White's Ferry

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White's Ferry on the Potomac River

White's Ferry is a cable ferry service operating across the Potomac River. It is located six miles west of Poolesville, Maryland, and north of Leesburg, Virginia. It is the only ferry still operating on the Potomac River. The General Jubal A. Early carries cars, bicycles, and pedestrians between Maryland and Virginia.

Current operation[edit]

It runs continuously from 5 am to 11 pm, unless major flooding occurs. The fare is as follows:

The Ferry can hold approximately 20-24 cars in a single trip and takes under 2 minutes to load, 5 minutes to cross, and another 2 minutes to unload.

The restaurant is traditionally open from Memorial day to Labor day 6am to 8pm.

History[edit]

Early settlers recognized that the relatively still waters of the Potomac River at the location would provide an ideal location for a ferry. The first known ferry operation at the location was Conrad's Ferry, pronounced contemporaneously by the locals as "Coonrod's Ferry" [1] in 1817. After the Civil War, former Confederate officer Elijah V. White purchased it and made many improvements to the service. He named his ferry boat in honor of his former commander, General Jubal Anderson Early.[2]

Maryland Route 107 (White's Ferry Road) crosses the Chesapeake and Ohio Canal at White's Ferry. Note the stone ruins of the granary on the left.

More than a convenient river crossing, the ferry provided a place of commerce between the Chesapeake and Ohio Canal and the surrounding community. Farmers from Virginia used the ferry to get their crops to markets in Maryland and Washington, D.C. via the canal. In the days before modern refrigeration, a farmer's access to reliable transportation meant the difference between prosperity and watching a year's worth of work rot in storage. Together, the ferry and the canal shortened the time it took farmers to get their goods to market. To further assist them, White built a granary along the canal to store grains until they could be loaded and shipped via the canal.[3] Its stone remains can still be seen in the Chesapeake and Ohio Canal National Historical Park near mile marker 35.5.

Recent events[edit]

Loading on the Virginia side, with a view of the Maryland side
Crossing the river on the Gen. Jubal A. Early

On September 13, 2006, the United States Coast Guard ordered White's Ferry to be shut down because the operator was unlicensed. The ferry continued to operate in spite of the order.[4] The next day the Coast Guard allowed the ferry to resume operations after the owners assured the Coast Guard that there would be licensed individuals on the vessel. For operating without a licensed operator the ferry was fined $8000, which it could appeal.[5]

On December 12, 2008, passengers were evacuated from the ferry when it became stuck shortly after 8:10 a.m. during a routine crossing from Maryland to Virginia.[6]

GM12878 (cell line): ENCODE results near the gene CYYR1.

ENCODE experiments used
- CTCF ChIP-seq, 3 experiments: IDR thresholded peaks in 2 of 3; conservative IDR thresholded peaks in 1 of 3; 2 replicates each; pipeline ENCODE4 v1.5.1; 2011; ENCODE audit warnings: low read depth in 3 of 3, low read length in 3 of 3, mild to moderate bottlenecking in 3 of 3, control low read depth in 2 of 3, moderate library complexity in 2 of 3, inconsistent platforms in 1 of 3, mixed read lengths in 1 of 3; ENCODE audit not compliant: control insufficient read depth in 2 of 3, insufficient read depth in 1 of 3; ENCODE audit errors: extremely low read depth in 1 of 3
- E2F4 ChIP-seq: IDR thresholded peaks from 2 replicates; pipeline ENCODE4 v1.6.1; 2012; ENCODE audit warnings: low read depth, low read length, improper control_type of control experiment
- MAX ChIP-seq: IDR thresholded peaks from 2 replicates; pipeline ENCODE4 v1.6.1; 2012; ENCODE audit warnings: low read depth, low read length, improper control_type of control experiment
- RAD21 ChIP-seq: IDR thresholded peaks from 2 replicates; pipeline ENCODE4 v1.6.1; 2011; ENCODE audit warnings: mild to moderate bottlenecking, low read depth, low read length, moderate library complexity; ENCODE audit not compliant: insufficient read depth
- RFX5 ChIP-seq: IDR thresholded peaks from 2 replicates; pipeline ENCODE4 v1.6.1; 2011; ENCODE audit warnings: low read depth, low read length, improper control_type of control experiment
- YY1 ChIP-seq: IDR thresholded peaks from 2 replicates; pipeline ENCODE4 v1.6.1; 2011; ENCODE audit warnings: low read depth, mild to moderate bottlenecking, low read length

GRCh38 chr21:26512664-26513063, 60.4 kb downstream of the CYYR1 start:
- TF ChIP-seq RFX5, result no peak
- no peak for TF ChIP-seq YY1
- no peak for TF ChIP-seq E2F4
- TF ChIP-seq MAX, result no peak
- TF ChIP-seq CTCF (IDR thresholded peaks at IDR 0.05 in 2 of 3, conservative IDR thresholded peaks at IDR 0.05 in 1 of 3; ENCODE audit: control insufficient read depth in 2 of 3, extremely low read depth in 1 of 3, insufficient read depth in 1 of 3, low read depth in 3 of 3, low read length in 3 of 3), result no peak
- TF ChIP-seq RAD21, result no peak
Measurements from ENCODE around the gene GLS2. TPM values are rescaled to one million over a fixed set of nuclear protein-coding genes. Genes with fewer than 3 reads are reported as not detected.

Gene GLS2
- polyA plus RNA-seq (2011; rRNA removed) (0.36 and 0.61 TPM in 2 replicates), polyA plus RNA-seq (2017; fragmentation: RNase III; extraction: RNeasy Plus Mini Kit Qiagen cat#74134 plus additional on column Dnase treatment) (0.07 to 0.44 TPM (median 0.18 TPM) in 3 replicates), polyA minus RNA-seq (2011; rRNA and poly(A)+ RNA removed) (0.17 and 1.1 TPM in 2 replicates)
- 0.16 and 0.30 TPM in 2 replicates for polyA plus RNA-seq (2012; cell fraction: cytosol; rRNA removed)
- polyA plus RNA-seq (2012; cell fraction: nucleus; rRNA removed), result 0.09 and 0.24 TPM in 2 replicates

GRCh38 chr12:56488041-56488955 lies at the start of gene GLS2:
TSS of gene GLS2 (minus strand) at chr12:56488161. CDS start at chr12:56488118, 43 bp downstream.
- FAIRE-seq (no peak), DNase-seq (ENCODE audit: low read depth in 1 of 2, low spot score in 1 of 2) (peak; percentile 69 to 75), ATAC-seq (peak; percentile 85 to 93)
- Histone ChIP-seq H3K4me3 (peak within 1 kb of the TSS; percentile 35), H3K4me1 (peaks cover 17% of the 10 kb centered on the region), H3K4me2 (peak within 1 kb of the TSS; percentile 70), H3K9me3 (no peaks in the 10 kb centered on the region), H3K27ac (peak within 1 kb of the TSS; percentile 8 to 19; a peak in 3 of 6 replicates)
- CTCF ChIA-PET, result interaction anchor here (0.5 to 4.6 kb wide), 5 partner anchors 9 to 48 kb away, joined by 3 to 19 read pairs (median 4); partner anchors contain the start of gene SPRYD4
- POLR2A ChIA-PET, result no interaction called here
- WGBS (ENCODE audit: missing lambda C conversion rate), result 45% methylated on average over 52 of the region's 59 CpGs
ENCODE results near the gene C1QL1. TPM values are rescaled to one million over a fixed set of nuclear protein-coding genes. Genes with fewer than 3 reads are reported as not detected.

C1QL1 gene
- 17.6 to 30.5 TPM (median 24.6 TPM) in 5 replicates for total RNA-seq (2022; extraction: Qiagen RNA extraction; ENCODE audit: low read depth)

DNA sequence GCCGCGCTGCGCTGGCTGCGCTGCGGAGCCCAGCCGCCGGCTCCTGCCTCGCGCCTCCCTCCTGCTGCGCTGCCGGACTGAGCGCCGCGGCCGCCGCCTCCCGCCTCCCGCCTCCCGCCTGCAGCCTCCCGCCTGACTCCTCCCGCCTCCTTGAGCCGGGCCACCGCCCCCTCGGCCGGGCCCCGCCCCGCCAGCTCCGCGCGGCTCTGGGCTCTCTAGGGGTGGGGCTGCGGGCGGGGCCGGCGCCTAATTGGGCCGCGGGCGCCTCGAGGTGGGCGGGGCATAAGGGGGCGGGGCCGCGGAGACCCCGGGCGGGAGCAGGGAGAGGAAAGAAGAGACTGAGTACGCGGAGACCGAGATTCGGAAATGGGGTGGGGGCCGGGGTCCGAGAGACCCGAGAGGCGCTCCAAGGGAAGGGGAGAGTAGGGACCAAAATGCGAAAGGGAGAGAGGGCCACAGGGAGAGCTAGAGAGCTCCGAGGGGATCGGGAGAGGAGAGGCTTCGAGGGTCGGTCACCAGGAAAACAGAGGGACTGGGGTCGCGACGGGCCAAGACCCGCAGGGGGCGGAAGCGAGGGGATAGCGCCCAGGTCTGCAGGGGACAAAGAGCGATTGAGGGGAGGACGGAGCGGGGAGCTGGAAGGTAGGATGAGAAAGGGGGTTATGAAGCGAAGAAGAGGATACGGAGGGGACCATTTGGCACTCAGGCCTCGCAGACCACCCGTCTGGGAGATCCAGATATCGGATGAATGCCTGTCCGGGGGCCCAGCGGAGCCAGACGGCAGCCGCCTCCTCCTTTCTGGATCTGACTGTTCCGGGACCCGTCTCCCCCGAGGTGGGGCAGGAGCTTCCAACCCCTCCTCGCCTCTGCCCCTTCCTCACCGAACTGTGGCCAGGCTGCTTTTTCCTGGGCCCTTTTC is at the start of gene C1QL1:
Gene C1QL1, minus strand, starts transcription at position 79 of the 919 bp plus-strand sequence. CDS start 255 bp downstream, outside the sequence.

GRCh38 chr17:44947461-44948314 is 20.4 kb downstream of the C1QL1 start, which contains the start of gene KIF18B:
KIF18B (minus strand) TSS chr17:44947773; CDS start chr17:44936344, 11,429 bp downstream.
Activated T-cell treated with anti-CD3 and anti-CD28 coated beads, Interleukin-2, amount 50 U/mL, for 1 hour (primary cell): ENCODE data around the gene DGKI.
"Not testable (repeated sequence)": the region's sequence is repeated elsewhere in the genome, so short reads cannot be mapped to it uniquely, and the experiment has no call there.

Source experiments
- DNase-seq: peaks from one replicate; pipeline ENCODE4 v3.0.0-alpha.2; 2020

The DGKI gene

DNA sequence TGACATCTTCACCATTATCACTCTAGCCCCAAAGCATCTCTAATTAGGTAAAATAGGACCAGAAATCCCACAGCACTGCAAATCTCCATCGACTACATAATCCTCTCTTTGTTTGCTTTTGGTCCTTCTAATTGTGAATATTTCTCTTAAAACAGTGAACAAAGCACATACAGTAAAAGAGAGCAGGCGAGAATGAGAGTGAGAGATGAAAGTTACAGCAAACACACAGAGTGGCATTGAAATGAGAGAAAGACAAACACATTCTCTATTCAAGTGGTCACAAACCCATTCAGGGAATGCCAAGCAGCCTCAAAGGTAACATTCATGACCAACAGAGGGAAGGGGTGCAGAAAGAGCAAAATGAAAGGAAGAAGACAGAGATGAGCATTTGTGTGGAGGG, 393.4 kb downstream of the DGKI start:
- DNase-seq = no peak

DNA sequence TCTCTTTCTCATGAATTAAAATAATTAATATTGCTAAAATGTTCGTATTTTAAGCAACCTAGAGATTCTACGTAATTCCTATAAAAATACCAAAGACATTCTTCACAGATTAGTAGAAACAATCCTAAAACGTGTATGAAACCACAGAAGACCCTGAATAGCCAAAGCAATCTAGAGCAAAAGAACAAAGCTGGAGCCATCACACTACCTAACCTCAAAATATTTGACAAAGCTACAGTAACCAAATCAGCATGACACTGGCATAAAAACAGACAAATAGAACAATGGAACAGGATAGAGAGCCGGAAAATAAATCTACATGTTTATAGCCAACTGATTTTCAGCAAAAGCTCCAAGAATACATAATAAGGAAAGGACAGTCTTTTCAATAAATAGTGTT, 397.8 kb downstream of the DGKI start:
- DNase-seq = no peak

On December 10, 2009, nearly 30 passengers were stranded on White's Ferry in the Potomac River for about three hours when the boat was snagged by a tree floating downstream.[7]

On December 2, 2010, 9 vehicles, along with 14 passengers, were stranded on White's Ferry when it became hung up on debris floating down the Potomac River. As workers removed the debris, more came down the river and snapped the ferry's cable. The boat came to rest about 150 yards downstream.[8]

Each May White's Ferry is the location of an event honoring wounded soldiers recovering at Walter Reed Army Medical Center. Escorted to the area by a large motorcycle honor guard, the soldiers enjoy a day of music, food, fishing, and rides on the Ferry. The event is sponsored by the town of Poolesville, MD, and receives support from many groups and individuals within the community.[9]

Location[edit]

White's Ferry is located at 39°9′17.26″N 77°31′13.50″W / 39.1547944°N 77.5204167°W / 39.1547944; -77.5204167. The street address for the terminal on the Maryland side is 24801 White's Ferry Road, Dickerson, Maryland 20842

Cultural references[edit]

References[edit]

  1. ^ "Our War Correspondence From The Divisions of Banks and Stone" (PDF). The New York Times. November 1, 1861. Retrieved August 14, 2009. 
  2. ^ Peck, Garrett (2012). The Potomac River: A History and Guide. Charleston, SC: The History Press. p. 60. ISBN 978-1609496005. 
  3. ^ NPS Publication Granaries at Whites Ferry and Monocacy Village. Leaflet lacks publication date or publication number.
  4. ^ Kunkle, Fredrick (September 15, 2006). "Mutinous Ferry Roils the Waters". The Washington Post. Retrieved July 10, 2011. 
  5. ^ "Ferry keeps running, will be fined". Loudoun County, Virginia: Loudoun Times-Mirror. October 5, 2006. 
  6. ^ Wilgoren, Debbi (December 12, 2008). "Passengers Evacuated From Stalled Md. Ferry". The Washington Post. Retrieved December 12, 2008. 
  7. ^ Williams, Clarence (December 10, 2009). "Potomac ferry snag leaves passengers stranded". The Washington Post. Retrieved December 12, 2009. 
  8. ^ "White's Ferry passengers stranded on Potomac". WTOP-FM. December 2, 2010. Retrieved December 2, 2010. 
  9. ^ Stern, Nicholas (May 18, 2008). "Wounded veterans get time to heal at picnic". The Frederick News-Post. Retrieved August 9, 2009. 

External links[edit]